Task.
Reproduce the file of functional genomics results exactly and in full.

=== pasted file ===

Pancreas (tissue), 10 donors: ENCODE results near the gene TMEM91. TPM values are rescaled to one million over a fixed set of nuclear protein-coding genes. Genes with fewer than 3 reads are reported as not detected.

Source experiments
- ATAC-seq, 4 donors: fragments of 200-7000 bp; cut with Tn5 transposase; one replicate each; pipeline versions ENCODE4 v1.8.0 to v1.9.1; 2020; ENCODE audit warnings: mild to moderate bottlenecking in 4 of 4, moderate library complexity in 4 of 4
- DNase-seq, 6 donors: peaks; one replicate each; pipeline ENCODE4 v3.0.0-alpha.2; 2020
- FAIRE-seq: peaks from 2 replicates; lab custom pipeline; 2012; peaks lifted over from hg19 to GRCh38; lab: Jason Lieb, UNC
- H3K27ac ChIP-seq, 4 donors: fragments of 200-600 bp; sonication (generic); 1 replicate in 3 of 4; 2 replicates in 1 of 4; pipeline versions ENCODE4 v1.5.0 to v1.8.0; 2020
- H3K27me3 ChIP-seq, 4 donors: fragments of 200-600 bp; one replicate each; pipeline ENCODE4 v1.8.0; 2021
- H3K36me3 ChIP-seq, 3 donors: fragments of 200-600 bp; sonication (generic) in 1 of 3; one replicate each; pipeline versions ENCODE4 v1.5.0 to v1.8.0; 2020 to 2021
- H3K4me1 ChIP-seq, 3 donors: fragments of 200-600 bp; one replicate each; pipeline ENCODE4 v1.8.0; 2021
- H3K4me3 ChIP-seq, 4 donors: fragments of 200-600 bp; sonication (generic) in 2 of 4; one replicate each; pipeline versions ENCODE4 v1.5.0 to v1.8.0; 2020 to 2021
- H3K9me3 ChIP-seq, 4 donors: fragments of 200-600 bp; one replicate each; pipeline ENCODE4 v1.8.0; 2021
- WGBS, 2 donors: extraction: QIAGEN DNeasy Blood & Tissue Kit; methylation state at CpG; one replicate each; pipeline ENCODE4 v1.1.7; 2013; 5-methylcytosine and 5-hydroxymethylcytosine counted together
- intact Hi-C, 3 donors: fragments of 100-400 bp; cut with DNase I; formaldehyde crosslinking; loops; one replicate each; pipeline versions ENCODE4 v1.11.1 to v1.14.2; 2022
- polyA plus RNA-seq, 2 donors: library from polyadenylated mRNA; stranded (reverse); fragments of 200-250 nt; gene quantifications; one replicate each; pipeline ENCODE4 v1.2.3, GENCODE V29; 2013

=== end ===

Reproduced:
Pancreas (tissue), 10 donors: ENCODE results near the gene TMEM91. TPM values are rescaled to one million over a fixed set of nuclear protein-coding genes. Genes with fewer than 3 reads are reported as not detected.

Source experiments
- ATAC-seq, 4 donors: fragments of 200-7000 bp; cut with Tn5 transposase; one replicate each; pipeline versions ENCODE4 v1.8.0 to v1.9.1; 2020; ENCODE audit warnings: mild to moderate bottlenecking in 4 of 4, moderate library complexity in 4 of 4
- DNase-seq, 6 donors: peaks; one replicate each; pipeline ENCODE4 v3.0.0-alpha.2; 2020
- FAIRE-seq: peaks from 2 replicates; lab custom pipeline; 2012; peaks lifted over from hg19 to GRCh38; lab: Jason Lieb, UNC
- H3K27ac ChIP-seq, 4 donors: fragments of 200-600 bp; sonication (generic); 1 replicate in 3 of 4; 2 replicates in 1 of 4; pipeline versions ENCODE4 v1.5.0 to v1.8.0; 2020
- H3K27me3 ChIP-seq, 4 donors: fragments of 200-600 bp; one replicate each; pipeline ENCODE4 v1.8.0; 2021
- H3K36me3 ChIP-seq, 3 donors: fragments of 200-600 bp; sonication (generic) in 1 of 3; one replicate each; pipeline versions ENCODE4 v1.5.0 to v1.8.0; 2020 to 2021
- H3K4me1 ChIP-seq, 3 donors: fragments of 200-600 bp; one replicate each; pipeline ENCODE4 v1.8.0; 2021
- H3K4me3 ChIP-seq, 4 donors: fragments of 200-600 bp; sonication (generic) in 2 of 4; one replicate each; pipeline versions ENCODE4 v1.5.0 to v1.8.0; 2020 to 2021
- H3K9me3 ChIP-seq, 4 donors: fragments of 200-600 bp; one replicate each; pipeline ENCODE4 v1.8.0; 2021
- WGBS, 2 donors: extraction: QIAGEN DNeasy Blood & Tissue Kit; methylation state at CpG; one replicate each; pipeline ENCODE4 v1.1.7; 2013; 5-methylcytosine and 5-hydroxymethylcytosine counted together
- intact Hi-C, 3 donors: fragments of 100-400 bp; cut with DNase I; formaldehyde crosslinking; loops; one replicate each; pipeline versions ENCODE4 v1.11.1 to v1.14.2; 2022
- polyA plus RNA-seq, 2 donors: library from polyadenylated mRNA; stranded (reverse); fragments of 200-250 nt; gene quantifications; one replicate each; pipeline ENCODE4 v1.2.3, GENCODE V29; 2013